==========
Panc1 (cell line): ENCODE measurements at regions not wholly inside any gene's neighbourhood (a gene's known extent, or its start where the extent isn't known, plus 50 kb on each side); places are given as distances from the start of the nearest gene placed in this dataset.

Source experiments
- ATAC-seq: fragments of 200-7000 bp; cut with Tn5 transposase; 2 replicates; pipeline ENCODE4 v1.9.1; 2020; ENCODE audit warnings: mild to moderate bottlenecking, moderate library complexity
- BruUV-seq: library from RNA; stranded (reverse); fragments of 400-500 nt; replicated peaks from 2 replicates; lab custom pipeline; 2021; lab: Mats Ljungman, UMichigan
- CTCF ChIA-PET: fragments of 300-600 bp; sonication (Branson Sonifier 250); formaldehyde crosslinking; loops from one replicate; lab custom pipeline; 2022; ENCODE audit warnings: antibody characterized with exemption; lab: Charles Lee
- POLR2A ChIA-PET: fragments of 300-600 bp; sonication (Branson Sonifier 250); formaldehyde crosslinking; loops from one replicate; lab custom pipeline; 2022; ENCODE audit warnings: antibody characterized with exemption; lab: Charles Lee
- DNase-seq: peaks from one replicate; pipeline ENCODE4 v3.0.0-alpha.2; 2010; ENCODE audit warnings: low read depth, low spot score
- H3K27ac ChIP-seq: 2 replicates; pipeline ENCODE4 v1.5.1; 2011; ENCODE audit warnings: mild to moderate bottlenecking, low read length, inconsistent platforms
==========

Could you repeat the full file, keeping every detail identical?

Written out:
Panc1 (cell line): ENCODE measurements at regions not wholly inside any gene's neighbourhood (a gene's known extent, or its start where the extent isn't known, plus 50 kb on each side); places are given as distances from the start of the nearest gene placed in this dataset.

Source experiments
- ATAC-seq: fragments of 200-7000 bp; cut with Tn5 transposase; 2 replicates; pipeline ENCODE4 v1.9.1; 2020; ENCODE audit warnings: mild to moderate bottlenecking, moderate library complexity
- BruUV-seq: library from RNA; stranded (reverse); fragments of 400-500 nt; replicated peaks from 2 replicates; lab custom pipeline; 2021; lab: Mats Ljungman, UMichigan
- CTCF ChIA-PET: fragments of 300-600 bp; sonication (Branson Sonifier 250); formaldehyde crosslinking; loops from one replicate; lab custom pipeline; 2022; ENCODE audit warnings: antibody characterized with exemption; lab: Charles Lee
- POLR2A ChIA-PET: fragments of 300-600 bp; sonication (Branson Sonifier 250); formaldehyde crosslinking; loops from one replicate; lab custom pipeline; 2022; ENCODE audit warnings: antibody characterized with exemption; lab: Charles Lee
- DNase-seq: peaks from one replicate; pipeline ENCODE4 v3.0.0-alpha.2; 2010; ENCODE audit warnings: low read depth, low spot score
- H3K27ac ChIP-seq: 2 replicates; pipeline ENCODE4 v1.5.1; 2011; ENCODE audit warnings: mild to moderate bottlenecking, low read length, inconsistent platforms